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Fewer arriving at ERs in Mass., N.H., and R.I. because of opioid overdoses

The CDC tallied the number of people who came to emergency departments after overdosing on opioids from July 2016 through September 2017.Keith Bedford/Globe file photo/Globe Staff

Massachusetts, New Hampshire, and Rhode Island are among only five states that did not experience an increase in opioid overdoses last year, according to data released Tuesday by the US Centers for Disease Control and Prevention.

The CDC tallied the number of people who came to emergency departments after overdosing on opioids from July 2016 through September 2017. The data came from 16 states, which on average saw a 35 percent increase in overdoses.

But Massachusetts, New Hampshire, and Rhode Island instead recorded slight declines in overdoses, too slight to be statistically significant.

Those three states already had very high overdose rates, and it’s not clear “whether we’re seeing real, true, persistent declines or statistical fluctuations,” said Dr. Anne Schuchat, the CDC’s acting director. It’s also possible, she said, that efforts to address the problem and increase access to medication-assisted treatment are bearing fruit.


Massachusetts, Rhode Island, and New Hampshire all had previously reported declines in deaths from overdoses from 2016 to 2017. Those numbers showed only fatalities, raising questions about whether the decrease merely reflected the many rescues by the overdose-reversing drug naloxone, rather than any decline in drug use.

The CDC data, however, include people who survived overdoses and still found no increases in those three states.

“For every fatal case, there are many more nonfatal cases, each one with its own emotional and economic toll,” Schuchat said.

Among the other states that provided data, some saw startling increases: 109 percent in Wisconsin, 105 percent in Delaware, 81 percent in Pennsylvania.

Maine saw a 34 percent increase. Data were not available for Vermont and Connecticut.

Kentucky, another state hard hit by the opioid crisis, experienced a statistically significant 15 percent decline, which may reflect fluctuations in the illicit drug supply. West Virginia logged a slight decline, not statistically significant.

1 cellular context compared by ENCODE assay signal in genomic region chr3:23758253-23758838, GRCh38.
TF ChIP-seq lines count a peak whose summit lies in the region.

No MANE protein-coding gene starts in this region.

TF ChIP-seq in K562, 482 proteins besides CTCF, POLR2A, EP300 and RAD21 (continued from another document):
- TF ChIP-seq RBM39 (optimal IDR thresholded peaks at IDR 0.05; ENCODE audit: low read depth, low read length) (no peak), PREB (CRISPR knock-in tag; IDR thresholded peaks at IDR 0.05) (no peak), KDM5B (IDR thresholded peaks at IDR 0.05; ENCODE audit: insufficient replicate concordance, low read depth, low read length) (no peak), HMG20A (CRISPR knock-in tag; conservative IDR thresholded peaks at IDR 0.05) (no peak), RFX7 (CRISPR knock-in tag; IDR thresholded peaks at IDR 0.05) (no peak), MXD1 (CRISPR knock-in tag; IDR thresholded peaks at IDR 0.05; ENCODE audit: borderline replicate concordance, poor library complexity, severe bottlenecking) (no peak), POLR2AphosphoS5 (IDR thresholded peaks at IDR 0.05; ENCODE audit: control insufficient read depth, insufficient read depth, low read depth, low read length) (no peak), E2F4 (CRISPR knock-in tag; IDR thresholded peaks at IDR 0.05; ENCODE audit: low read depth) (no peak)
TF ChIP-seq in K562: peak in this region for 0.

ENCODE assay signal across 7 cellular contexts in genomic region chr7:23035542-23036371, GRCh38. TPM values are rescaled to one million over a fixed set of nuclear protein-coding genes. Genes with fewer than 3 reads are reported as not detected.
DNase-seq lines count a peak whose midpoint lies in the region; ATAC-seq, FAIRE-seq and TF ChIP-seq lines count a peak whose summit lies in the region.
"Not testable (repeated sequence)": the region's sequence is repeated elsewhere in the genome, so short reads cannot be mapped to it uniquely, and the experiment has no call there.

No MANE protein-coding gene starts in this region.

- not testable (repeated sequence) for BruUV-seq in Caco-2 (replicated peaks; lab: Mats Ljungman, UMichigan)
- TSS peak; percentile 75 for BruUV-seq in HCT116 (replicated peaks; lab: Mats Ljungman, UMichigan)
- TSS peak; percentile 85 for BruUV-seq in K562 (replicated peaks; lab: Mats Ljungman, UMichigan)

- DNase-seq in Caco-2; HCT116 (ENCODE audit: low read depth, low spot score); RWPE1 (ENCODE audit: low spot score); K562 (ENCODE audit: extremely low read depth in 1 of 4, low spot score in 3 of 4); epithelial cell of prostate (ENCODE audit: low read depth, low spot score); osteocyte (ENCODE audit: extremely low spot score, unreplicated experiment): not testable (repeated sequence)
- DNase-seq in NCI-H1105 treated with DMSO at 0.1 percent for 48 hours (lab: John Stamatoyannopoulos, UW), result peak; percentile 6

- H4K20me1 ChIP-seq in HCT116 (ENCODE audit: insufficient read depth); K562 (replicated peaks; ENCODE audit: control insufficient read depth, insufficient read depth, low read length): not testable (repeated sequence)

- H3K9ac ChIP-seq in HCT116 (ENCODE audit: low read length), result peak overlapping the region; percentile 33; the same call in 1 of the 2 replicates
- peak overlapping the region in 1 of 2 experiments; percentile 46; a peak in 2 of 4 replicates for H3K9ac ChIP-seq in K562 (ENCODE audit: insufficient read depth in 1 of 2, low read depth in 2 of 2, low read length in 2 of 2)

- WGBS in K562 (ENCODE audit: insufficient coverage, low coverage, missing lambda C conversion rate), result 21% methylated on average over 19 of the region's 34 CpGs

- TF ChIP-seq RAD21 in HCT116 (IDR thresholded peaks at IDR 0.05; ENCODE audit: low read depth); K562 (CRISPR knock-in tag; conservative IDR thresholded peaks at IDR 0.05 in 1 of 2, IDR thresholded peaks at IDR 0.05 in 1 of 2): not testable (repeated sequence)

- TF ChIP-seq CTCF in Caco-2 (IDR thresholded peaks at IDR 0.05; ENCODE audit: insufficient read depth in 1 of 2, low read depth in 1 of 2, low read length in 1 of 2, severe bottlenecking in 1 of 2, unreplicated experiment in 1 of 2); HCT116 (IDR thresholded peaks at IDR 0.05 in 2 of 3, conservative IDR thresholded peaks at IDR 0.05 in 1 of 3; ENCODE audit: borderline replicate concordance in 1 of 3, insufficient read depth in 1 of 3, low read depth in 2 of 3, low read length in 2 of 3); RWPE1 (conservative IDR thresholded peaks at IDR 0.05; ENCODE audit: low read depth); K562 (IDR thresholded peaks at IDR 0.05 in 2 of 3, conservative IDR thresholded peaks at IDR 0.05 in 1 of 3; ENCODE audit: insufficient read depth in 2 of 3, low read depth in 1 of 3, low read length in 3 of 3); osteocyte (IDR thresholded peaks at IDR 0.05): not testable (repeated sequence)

“We’re currently seeing the highest drug overdose death rates ever recorded in the United States,” Schuchat said.

In addition to the data from the 16 states, the CDC analyzed a separate database from 52 jurisdictions in 45 states, encompassing 60 percent of emergency department visits. This showed a 30 percent increase in overdoses from July 2016 through September 2017, occurring across all regions and among every demographic group. Large metropolitan areas experienced the biggest increases in overdose rates.

Schuchat called on emergency departments to directly connect overdose survivors with treatment or provide “navigators” who visit them afterward.

Dr. Melisa Lai-Becker, president of the Massachusetts College of Emergency Physicians, said emergency departments around the state are trying to find ways to connect patients with addiction treatment. A few have hired recovery coaches and navigators. Some hospitals are exploring establishing specialty clinics to treat addiction, similar to those that treat diabetes or asthma.

She compared the emergency department to the fire department, charged with stopping an immediate calamity. “Similar to fire departments that engage in fire prevention strategies,” she said, “we’re trying to figure out what we can do to reduce harm and to prevent these patients from having to present to the emergency department at all.”

Felice J. Freyer can be reached at felice.freyer@globe.com. Follow her on Twitter @felicejfreyer.